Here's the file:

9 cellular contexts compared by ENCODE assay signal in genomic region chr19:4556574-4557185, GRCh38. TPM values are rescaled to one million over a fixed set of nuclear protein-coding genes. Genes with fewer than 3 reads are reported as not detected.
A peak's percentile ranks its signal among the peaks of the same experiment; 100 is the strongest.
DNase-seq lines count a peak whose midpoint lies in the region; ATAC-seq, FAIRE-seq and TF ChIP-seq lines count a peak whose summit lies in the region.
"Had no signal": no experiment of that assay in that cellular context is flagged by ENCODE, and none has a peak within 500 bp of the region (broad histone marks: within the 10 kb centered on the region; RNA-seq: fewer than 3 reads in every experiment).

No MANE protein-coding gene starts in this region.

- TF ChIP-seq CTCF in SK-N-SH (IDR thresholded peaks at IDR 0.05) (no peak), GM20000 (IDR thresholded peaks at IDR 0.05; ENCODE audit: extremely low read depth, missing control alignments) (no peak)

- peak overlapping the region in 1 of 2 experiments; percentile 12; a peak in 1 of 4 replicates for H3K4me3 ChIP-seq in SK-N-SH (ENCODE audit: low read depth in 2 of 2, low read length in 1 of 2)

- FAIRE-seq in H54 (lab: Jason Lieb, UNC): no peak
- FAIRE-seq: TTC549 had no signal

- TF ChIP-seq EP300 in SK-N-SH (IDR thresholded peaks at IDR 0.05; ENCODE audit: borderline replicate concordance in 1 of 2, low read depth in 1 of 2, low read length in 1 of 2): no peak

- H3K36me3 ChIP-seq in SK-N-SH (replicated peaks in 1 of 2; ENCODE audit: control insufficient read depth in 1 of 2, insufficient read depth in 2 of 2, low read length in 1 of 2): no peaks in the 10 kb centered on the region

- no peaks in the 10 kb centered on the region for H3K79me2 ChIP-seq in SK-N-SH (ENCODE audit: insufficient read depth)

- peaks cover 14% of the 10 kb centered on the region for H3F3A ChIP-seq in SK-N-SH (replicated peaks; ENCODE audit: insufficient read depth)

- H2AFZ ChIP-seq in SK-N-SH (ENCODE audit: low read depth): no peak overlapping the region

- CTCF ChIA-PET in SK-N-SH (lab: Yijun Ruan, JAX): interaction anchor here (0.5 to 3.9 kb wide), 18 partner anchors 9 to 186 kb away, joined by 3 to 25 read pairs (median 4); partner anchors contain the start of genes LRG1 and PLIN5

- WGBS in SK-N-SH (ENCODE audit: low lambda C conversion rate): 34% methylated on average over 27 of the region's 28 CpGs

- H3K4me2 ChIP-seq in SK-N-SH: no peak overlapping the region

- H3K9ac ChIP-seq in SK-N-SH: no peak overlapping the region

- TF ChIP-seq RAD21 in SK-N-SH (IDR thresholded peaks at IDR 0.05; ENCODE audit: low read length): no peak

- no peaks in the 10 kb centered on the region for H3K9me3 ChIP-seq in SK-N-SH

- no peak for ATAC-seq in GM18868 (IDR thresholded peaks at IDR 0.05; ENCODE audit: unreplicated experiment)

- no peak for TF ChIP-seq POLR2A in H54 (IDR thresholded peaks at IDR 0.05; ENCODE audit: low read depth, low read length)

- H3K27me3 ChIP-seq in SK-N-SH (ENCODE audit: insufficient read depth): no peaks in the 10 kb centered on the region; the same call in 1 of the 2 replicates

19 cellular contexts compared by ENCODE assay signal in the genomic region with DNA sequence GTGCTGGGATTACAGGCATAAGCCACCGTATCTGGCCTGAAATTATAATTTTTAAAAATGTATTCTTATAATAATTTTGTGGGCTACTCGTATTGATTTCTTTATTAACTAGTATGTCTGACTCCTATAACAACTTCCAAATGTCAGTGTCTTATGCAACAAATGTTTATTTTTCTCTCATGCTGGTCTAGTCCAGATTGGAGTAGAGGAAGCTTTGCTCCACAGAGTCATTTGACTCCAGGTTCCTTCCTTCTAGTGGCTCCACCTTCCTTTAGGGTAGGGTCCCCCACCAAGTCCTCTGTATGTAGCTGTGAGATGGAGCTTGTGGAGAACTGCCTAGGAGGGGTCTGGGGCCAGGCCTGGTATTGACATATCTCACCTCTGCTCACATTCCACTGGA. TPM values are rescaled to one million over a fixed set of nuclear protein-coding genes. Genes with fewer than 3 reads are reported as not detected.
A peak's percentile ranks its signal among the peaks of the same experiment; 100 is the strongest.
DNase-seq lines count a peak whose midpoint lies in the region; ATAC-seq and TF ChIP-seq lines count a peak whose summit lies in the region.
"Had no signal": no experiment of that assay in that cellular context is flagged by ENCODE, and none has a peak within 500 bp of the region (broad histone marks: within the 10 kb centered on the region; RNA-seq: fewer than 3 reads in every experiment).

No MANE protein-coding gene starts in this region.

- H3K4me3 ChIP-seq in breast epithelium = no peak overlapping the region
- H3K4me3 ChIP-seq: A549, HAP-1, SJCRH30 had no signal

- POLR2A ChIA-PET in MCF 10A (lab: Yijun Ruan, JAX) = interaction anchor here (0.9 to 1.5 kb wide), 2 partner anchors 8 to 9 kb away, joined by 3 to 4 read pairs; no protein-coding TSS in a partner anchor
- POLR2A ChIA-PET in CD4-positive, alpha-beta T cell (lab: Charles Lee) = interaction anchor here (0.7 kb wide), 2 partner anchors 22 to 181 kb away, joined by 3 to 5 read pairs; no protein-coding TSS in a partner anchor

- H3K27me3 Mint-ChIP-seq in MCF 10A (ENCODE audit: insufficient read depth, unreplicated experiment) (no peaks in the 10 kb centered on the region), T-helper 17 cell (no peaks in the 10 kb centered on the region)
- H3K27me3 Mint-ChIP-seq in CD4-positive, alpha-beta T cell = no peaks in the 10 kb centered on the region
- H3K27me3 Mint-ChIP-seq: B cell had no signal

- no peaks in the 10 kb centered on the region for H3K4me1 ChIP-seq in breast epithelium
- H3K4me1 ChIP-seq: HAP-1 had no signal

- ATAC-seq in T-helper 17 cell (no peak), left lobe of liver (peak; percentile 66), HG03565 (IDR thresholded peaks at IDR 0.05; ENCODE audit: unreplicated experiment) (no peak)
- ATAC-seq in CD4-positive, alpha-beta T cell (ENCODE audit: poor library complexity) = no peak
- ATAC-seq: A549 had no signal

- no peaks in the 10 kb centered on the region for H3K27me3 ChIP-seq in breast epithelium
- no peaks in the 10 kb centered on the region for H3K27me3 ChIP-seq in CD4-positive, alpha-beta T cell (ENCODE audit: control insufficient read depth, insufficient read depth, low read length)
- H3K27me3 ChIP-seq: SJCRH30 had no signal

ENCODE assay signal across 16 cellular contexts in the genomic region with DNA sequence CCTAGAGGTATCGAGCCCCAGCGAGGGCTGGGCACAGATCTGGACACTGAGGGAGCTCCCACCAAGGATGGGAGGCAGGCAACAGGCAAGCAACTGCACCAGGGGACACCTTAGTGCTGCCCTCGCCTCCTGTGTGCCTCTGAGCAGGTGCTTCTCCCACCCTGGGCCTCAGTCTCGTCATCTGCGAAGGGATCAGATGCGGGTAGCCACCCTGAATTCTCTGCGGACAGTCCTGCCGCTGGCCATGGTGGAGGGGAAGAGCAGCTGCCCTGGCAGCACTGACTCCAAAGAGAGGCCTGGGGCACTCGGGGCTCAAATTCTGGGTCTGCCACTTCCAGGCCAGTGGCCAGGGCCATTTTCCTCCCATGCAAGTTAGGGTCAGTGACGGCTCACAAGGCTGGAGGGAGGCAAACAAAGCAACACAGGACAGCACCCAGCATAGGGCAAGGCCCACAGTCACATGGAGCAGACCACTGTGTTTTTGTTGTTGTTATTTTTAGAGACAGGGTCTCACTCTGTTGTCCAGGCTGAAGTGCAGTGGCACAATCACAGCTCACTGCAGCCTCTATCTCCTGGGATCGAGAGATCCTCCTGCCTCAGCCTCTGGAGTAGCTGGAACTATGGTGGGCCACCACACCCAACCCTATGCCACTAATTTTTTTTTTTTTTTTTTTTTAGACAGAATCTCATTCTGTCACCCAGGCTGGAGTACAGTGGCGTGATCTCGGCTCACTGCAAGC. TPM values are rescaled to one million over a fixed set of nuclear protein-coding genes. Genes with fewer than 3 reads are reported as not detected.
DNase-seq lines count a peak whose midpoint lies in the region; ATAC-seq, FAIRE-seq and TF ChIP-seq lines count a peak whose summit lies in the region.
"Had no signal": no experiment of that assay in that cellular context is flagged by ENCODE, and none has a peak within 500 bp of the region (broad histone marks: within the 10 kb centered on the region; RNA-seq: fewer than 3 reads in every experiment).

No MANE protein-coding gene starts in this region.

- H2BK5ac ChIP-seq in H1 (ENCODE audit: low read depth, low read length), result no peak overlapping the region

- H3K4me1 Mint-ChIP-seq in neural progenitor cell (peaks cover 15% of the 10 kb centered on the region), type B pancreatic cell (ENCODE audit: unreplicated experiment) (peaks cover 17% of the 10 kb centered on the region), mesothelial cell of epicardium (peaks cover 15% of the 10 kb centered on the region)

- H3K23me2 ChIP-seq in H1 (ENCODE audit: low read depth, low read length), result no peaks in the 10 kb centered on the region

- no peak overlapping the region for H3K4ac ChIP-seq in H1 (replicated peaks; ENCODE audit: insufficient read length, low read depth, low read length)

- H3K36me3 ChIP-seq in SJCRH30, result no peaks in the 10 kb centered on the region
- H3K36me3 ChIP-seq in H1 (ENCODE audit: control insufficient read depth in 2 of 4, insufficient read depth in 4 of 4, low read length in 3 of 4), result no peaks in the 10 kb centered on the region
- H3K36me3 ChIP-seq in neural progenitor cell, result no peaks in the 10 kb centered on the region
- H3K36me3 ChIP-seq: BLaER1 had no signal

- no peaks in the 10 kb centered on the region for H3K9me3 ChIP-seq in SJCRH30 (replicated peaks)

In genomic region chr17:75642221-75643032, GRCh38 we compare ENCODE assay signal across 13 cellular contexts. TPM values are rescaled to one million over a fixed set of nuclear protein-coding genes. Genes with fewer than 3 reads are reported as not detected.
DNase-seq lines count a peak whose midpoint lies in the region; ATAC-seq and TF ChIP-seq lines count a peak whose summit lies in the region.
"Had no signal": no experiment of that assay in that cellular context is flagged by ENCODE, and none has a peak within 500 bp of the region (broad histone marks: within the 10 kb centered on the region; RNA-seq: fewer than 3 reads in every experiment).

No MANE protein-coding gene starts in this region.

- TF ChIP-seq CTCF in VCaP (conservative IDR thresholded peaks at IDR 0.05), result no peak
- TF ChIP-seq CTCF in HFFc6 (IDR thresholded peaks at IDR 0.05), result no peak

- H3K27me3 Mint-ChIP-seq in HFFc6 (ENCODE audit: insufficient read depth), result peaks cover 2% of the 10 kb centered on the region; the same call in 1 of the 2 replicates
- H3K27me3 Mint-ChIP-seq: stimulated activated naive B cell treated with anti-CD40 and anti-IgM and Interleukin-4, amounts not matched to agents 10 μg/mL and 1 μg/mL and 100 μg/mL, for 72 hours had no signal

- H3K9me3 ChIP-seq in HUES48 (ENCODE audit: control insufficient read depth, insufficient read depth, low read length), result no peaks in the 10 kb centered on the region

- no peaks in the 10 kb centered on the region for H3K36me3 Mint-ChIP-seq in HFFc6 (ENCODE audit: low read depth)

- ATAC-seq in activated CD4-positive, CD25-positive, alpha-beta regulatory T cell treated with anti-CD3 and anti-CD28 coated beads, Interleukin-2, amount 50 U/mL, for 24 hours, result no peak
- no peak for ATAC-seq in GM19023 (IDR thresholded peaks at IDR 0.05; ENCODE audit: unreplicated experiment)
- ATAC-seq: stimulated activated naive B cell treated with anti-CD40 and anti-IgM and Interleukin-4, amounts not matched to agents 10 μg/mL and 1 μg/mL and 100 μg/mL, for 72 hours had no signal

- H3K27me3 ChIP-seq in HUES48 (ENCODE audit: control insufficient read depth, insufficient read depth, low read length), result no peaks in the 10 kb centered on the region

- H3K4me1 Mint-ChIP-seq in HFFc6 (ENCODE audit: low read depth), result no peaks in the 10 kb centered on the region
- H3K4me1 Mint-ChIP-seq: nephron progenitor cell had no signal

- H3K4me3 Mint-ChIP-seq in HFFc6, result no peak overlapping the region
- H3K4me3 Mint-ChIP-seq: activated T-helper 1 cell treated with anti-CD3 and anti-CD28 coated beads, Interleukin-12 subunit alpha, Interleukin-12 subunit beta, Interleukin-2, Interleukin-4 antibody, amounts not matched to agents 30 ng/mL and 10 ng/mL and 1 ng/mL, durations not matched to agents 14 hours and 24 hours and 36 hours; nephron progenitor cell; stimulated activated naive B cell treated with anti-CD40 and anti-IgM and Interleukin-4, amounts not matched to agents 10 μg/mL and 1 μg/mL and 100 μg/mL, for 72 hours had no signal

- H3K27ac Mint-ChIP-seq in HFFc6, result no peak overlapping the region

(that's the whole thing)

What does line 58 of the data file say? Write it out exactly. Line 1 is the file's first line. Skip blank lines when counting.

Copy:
DNase-seq lines count a peak whose midpoint lies in the region; ATAC-seq and TF ChIP-seq lines count a peak whose summit lies in the region.